As you may know, savings bonds have become the most popular investment in recent history. People enjoy investing in savings bonds because the U.S. government fully backs it, and it is the safest method of investing. Be sure not to underestimate any information given by a stockbroker, but also know that they may not be telling the whole truth. Individuals often get the idea that they can cash in their bond in a short period. However, this is not true. Some brokers forget to leave out that there are penalties for cashing in too early. Never underestimate the system of savings bonds.
Everything You Need to Know About Savings Bonds
A savings bond primarily works just like any other bond, stock, or investment. However, it does have some varying aspects. A savings bond is seen as a loan you make to the United States government to pay for its borrowing needs. Saving bonds are very similar to T-bills; they are a form of debt security that is presented by the Department of Treasury. An excellent aspect of savings bonds is that they are the safest method of investment due to the government’s involvement.
Another differing aspect that savings bonds possess is that the interest rate is a fixed percentage that is set for a specified period. Some investors see this as a fall through factor. Regular stocks and bonds interest rates rise and fall with the market. Skeptics may say it’s the government’s way of making more money than they need; however, this is not true. The Department of Treasury set these regulations to ensure that the investment cannot fluctuate, which should be seen as an advantage.
For example, a regular bond or stock can rise or fall with the bubbles that take place in the stock market. You can gain a large sum of profit, but it also opens a window for you to lose money. With this in mind, the federal government wanted to prevent either situation from happening; therefore, they created a fixed rate to have an equal agreement on both sides.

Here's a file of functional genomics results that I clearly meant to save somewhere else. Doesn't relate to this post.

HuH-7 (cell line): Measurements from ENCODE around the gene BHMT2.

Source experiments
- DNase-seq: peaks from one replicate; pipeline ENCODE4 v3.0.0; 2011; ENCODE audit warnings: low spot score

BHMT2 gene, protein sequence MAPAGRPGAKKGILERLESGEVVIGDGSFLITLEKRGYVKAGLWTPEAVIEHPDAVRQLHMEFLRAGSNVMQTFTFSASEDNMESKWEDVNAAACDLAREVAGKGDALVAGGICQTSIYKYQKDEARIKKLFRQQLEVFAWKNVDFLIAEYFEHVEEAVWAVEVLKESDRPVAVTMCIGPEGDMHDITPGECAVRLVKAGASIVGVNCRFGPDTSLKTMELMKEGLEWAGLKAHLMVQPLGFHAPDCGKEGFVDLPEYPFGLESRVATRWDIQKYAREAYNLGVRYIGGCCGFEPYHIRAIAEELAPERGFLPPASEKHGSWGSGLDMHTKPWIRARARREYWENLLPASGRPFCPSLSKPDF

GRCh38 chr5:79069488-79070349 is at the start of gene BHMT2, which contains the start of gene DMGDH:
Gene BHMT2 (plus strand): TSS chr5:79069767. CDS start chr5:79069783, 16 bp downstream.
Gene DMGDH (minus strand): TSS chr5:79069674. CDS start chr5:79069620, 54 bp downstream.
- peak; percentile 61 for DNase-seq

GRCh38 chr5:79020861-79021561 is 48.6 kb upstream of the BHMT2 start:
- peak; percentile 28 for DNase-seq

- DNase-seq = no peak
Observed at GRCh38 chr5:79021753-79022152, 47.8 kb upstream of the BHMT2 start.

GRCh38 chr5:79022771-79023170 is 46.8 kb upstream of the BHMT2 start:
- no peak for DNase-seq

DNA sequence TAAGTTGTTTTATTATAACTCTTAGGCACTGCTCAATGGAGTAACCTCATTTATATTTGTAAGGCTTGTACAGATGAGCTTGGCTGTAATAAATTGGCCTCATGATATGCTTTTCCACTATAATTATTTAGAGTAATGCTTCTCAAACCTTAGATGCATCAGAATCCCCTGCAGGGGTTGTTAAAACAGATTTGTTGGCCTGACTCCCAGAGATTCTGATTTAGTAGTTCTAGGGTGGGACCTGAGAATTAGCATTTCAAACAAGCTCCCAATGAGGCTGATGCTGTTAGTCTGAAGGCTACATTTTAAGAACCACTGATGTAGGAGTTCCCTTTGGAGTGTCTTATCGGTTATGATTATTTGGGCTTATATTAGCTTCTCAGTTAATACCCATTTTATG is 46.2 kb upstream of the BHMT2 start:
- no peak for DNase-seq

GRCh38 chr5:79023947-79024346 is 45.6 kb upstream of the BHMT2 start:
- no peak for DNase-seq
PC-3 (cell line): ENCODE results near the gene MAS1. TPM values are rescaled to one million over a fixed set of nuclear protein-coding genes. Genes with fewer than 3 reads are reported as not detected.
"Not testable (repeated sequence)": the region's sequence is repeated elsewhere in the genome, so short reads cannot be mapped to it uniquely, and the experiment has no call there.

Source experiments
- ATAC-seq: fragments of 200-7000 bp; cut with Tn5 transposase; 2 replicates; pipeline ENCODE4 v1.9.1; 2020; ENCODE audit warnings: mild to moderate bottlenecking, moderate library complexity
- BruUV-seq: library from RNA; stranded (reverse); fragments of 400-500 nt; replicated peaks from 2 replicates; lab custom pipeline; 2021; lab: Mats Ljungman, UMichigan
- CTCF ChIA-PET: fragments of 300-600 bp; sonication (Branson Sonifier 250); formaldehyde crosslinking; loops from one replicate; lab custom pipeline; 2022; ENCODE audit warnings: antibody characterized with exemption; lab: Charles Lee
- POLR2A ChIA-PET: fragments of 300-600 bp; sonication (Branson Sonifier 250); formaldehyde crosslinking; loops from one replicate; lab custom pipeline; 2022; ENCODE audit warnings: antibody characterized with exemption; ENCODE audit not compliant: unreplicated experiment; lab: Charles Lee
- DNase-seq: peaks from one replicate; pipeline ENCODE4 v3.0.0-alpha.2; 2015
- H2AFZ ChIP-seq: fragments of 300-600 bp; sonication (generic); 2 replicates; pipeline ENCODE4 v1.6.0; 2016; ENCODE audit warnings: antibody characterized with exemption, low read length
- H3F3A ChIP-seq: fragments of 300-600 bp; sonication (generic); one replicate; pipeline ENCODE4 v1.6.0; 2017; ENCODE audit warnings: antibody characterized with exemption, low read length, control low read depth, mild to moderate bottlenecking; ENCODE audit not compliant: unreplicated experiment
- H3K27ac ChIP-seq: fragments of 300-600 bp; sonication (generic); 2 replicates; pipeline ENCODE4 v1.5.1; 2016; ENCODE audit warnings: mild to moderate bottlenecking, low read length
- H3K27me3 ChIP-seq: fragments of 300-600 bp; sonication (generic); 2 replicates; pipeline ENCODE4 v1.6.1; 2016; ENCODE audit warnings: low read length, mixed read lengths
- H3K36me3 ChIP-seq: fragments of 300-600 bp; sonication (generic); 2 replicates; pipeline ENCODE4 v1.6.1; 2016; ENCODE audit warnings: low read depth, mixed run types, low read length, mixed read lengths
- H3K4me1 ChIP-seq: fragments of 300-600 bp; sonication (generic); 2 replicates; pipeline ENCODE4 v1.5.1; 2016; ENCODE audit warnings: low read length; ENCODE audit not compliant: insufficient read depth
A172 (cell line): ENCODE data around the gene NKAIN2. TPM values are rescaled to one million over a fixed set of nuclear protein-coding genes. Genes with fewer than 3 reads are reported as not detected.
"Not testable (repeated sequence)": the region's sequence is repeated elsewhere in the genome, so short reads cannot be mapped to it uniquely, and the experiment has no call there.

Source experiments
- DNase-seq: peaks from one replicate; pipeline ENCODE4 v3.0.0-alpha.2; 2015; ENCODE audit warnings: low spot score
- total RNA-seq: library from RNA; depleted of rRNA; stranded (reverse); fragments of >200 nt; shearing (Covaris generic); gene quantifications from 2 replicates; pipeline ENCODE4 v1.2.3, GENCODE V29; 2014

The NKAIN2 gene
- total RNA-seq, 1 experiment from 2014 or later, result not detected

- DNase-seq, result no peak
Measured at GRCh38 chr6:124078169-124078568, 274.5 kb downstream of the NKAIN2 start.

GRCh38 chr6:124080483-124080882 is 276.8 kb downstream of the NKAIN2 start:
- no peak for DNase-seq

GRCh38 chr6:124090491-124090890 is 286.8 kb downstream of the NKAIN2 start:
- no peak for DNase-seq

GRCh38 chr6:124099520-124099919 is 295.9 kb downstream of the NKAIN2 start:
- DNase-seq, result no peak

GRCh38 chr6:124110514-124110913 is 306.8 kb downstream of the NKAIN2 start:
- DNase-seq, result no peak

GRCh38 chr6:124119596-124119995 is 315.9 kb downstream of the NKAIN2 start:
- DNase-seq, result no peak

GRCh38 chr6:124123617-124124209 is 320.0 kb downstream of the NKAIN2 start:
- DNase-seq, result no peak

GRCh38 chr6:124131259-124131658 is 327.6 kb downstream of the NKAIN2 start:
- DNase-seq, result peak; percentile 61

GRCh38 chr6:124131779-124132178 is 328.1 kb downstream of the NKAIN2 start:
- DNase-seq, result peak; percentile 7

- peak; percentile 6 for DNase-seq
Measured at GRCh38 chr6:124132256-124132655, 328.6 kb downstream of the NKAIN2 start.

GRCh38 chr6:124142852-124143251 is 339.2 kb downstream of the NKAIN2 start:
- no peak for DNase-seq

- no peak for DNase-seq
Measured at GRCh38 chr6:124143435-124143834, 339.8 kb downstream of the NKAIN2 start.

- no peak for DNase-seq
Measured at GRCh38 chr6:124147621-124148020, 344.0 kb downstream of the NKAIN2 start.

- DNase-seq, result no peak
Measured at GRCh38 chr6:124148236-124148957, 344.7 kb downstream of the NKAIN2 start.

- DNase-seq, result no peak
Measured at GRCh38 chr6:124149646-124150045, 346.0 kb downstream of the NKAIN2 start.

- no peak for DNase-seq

Different Types of Savings Bonds
Necessarily, there are two types of savings bonds. Both of these savings bonds are purchased solely on their face value and must be held for at least two years. However, keep in mind that there are penalties if these are not held for at least five years. Once your five years are up, you can redeem your payment without having to worry about any penalties. Let’s discover the differences between the two types of savings bonds.
This type of savings bond is considered to be a slight risk and is often used towards educational expenses, home-buying funds, retirement funds, or wedding expenses. Series EE bonds have a fixed interest rate that lasts for the entirety of the bond. After the first three months, the interest compounds monthly. The rate of interest is then added on to the face value of the bond, so you benefit in the long run.
Opposed to the other type of savings bond, this one has a different rate of interest. The interest rate is determined by two significant factors – fixed and variable rates. These two factors are determined by the current inflation rate of the economy. However, the fixed rate stays the same for the duration of the bond, but the variable rate is reset every six months.
Where to Buy A Savings Bond
Some people make the mistake of going the extra mile and speaking to various stockbrokers. Likewise, as of 2012, the Department of Treasury made it possible for individuals to purchase savings bonds online. You can research which program you prefer to buy your bonds through, although it is suggested to go through the Treasury’s website, as it is the safest.
The price range varies from a low rate of $25, all the way up to thousands of dollars. The decision should be based solely on the amount you wish to invest and if the face value of the bond sparks your interest.
Are you wondering about paper bonds? Well, since this generation has sparked quite an interest in the internet, the government finds it best to keep up with the trends. As silly as this may sound, the federal government does evolve its methods with the popularity polls of differing ways.